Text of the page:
Pacific Rim

The term Pacific Rim has been used to refer to all those countries with coastlines bordering the Pacific Ocean. However, in recent years the term has become synonymous with the Asia Pacific region which encompasses East and Southeast Asia, South Asia, Australia, New Zealand and North America. This new terminology reflects a growing sense of regional interdependency and acknowledges the expansion of the economic and political significance of this region in the 20th century.

As a nation with a long Pacific coast Canada has always had some cultural and economic association with the Pacific Rim. Approximately 25,000 years ago, Canada's first inhabitants migrated from Asia across the BERINGIA land bridge. Beginning in the late 15th century, European explorers repeatedly (and unsuccessfully) attempted to find a sea passage through Canada which would lead them to the riches of Asia. In the 18th century, while European settlement and trade commenced on the East Coast, other Europeans initiated trade with Asia from Canada's NORTHWEST COAST. From there, furs and timber were shipped to Asia in return for luxury items such as porcelain and tea.

After the completion of a transcontinental rail link in 1885, Canada was finally able to provide Britain with an alternative passage to its considerable interests in Asia. The building of this railway and the earlier Fraser River GOLD RUSH also coincided with the first significant modern immigration of Asians to Canada. Yet while Asian immigration increased, Canada's cultural identity and economic priorities still were determined by its historic ties with Britain and its population who were mostly of European origin. However, in the post WWII period, as a result of the general process of decolonization and in accordance with an international political and economic shift away from Europe and towards the Asia Pacific region, Canada has also begun to change its cultural identification and economic priorities. Today, Canada's major trading partners are the US and Japan, while Europe has fallen to third place.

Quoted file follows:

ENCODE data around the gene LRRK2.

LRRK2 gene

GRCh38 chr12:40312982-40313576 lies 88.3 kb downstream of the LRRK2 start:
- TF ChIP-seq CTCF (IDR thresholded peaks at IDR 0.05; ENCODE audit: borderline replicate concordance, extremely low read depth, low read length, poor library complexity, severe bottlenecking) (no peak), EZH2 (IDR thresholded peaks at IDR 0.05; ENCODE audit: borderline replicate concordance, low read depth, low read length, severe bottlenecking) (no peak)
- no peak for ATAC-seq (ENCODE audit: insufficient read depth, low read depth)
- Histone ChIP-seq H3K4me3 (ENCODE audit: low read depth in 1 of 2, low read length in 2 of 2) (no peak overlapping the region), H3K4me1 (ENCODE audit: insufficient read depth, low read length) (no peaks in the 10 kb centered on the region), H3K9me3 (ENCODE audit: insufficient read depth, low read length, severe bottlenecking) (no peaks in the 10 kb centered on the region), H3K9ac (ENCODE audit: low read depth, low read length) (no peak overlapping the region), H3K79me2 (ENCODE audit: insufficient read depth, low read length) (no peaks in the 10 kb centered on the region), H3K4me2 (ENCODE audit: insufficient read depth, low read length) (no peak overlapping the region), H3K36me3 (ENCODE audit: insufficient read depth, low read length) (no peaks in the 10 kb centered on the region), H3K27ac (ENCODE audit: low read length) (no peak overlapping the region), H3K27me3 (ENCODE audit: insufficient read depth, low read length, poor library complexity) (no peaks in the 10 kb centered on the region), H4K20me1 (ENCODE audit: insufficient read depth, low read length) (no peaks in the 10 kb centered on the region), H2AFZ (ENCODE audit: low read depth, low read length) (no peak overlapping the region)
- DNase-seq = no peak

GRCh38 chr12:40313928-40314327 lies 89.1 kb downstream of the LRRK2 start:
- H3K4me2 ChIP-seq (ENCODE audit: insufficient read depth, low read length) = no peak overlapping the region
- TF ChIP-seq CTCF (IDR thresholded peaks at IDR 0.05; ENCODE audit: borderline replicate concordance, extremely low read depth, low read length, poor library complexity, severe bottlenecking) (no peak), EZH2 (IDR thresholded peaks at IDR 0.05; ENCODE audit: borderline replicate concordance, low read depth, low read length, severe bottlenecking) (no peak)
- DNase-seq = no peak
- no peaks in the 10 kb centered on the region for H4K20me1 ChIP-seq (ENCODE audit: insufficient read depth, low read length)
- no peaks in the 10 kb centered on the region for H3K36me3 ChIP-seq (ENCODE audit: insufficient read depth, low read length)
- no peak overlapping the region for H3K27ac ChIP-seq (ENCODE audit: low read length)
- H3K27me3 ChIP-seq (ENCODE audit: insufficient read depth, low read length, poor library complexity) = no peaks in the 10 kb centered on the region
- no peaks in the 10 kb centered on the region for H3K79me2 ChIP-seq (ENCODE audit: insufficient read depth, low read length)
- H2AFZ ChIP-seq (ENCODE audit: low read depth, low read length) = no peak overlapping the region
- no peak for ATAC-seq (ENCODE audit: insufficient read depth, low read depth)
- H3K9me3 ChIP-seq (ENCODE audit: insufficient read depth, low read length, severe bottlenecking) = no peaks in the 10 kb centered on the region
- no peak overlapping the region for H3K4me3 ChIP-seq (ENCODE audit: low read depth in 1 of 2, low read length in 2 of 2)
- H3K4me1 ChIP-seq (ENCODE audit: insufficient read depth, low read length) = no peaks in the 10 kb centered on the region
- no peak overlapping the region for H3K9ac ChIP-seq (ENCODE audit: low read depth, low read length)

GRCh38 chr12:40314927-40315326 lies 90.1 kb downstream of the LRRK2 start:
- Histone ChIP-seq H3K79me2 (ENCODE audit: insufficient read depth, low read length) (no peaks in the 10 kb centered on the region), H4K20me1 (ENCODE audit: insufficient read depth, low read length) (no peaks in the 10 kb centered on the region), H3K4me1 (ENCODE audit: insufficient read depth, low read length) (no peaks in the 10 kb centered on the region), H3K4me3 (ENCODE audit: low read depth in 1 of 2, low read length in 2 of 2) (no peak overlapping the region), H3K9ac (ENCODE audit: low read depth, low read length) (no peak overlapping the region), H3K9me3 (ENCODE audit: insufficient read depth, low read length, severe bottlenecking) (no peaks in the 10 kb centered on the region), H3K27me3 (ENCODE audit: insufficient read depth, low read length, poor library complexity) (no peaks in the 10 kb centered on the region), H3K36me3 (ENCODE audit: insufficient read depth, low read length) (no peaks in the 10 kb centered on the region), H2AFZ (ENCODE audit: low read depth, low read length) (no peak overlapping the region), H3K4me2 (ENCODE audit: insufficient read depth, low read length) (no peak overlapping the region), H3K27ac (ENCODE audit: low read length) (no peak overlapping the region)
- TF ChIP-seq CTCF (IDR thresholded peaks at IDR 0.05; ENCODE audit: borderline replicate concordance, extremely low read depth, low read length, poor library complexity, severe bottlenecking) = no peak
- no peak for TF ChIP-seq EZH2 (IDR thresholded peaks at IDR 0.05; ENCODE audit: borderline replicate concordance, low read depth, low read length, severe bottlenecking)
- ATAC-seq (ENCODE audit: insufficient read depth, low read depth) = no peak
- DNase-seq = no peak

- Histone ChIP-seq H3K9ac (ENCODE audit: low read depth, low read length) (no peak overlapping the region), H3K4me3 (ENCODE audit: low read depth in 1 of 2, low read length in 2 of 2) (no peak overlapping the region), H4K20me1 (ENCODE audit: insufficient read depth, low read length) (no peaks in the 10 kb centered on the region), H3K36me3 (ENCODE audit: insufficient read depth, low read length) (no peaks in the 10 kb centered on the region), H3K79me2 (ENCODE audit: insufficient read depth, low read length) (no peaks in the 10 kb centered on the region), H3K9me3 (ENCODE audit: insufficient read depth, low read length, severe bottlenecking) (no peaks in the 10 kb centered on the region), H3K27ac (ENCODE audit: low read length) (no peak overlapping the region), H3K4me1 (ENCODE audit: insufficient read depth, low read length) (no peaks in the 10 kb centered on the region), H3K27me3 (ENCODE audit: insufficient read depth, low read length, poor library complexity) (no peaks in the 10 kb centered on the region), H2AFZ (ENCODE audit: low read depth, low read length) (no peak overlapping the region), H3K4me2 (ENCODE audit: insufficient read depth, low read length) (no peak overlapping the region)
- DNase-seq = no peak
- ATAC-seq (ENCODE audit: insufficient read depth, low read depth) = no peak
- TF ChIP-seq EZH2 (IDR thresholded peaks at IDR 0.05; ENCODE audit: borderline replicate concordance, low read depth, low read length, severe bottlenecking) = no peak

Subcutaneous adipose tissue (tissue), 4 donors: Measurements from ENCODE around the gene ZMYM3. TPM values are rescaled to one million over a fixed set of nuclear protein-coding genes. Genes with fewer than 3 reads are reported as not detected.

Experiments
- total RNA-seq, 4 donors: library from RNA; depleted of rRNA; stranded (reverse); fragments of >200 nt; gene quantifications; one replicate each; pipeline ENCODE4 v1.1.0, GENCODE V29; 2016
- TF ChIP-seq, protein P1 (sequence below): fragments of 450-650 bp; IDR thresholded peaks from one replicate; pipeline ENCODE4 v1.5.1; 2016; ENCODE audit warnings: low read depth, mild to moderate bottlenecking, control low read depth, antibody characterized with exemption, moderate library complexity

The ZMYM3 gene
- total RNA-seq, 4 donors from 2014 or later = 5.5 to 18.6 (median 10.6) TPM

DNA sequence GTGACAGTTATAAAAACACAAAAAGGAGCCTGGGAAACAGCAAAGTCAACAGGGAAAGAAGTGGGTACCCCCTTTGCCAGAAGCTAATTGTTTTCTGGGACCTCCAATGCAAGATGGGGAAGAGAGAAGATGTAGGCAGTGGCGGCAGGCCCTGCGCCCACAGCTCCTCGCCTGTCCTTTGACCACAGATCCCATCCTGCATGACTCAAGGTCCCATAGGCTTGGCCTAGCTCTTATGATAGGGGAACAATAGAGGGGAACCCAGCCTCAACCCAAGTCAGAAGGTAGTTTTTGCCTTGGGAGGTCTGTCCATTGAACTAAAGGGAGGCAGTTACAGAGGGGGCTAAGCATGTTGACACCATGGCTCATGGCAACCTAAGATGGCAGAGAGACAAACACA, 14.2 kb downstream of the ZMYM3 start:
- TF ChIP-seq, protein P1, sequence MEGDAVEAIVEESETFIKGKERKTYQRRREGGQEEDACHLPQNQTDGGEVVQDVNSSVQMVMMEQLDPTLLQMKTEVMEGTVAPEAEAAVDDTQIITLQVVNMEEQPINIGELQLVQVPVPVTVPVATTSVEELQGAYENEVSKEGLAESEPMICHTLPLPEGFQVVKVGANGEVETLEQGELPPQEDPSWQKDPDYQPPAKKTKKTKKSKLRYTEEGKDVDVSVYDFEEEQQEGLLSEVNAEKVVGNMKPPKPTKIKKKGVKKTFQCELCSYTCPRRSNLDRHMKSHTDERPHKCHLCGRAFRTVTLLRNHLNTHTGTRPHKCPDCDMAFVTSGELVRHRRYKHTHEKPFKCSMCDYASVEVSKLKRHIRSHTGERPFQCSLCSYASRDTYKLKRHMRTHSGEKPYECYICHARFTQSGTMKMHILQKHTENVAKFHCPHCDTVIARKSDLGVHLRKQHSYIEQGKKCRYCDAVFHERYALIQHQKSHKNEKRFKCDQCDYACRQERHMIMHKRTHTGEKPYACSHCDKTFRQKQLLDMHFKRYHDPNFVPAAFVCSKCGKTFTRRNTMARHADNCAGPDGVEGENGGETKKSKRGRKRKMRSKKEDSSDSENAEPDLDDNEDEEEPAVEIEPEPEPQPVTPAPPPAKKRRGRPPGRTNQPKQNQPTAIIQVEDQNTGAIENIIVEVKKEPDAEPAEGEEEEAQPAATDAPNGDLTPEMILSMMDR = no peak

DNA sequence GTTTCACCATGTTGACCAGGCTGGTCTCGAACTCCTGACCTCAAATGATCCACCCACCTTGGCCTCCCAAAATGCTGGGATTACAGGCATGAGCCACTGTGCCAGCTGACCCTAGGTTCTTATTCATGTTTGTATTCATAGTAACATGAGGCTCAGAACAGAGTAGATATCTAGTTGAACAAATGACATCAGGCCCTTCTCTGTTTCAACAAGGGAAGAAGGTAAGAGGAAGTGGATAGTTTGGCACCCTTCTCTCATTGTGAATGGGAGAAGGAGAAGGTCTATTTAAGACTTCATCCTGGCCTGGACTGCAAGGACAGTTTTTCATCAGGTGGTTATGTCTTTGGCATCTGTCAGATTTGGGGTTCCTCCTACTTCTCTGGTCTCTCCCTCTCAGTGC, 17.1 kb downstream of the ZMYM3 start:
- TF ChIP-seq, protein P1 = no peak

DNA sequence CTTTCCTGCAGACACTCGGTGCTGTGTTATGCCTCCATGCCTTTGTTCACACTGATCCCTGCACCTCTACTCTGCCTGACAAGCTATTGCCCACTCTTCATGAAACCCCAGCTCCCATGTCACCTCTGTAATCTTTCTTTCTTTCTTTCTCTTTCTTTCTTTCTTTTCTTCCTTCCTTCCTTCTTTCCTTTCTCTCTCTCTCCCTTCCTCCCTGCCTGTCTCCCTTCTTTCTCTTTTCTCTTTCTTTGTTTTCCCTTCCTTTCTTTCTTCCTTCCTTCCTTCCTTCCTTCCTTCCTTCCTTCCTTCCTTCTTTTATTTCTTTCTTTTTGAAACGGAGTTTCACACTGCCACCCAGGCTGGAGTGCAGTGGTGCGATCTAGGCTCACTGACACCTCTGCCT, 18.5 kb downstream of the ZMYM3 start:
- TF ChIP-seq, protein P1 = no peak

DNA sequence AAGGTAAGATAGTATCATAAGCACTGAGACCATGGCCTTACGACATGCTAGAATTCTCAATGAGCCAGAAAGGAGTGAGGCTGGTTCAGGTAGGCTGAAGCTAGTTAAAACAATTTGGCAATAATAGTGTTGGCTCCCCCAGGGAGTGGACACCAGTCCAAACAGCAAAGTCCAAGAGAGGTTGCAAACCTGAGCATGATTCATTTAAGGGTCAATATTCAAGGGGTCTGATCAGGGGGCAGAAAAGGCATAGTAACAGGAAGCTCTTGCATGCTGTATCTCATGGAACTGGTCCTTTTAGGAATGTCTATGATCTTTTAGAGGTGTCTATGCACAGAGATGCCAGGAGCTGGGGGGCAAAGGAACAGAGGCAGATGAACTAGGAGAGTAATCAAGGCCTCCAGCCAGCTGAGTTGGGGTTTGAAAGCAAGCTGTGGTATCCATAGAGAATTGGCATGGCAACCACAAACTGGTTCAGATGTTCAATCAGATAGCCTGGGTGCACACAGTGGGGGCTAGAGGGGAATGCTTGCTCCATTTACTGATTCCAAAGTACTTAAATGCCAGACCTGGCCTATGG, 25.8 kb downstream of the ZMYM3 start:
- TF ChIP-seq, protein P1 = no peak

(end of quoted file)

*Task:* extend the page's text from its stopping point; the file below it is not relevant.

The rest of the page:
As one of the nations most dependent on trade, Canada's continued development is reliant upon success in acquiring new markets for raw materials and manufactured goods. While both the federal government and private business recognize the potential for Canadian markets in the Asia Pacific region, they also recognize that successful development must be accompanied by an improved understanding of the variety of economic, cultural and political factors which influence trading practices in this region. In response to this need Canada participates in regional associations such as the Pacific Basin Economic Council and has established federal and private organizations such as the Canadian National Committee for Pacific Economic Co-operation.

By the year 2000, there will be over 25 megacities in the world with populations of over 10 million people. Thirteen of these cities will be in Asia and only 3 in Europe and North America. It is apparent that Canada's future economic development will depend on its successful identification as a member of the Pacific Rim community of nations.